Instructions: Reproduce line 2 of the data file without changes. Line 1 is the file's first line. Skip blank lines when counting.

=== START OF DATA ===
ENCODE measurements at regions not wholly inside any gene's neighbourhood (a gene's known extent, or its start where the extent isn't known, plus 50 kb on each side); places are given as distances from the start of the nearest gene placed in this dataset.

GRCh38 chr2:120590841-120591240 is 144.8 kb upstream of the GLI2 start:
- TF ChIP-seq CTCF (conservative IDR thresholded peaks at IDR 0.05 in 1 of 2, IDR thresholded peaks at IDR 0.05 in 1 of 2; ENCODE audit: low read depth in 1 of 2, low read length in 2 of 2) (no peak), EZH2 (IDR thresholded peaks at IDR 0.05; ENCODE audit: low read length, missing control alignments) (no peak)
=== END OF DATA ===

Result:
GRCh38 chr2:120590841-120591240 is 144.8 kb upstream of the GLI2 start: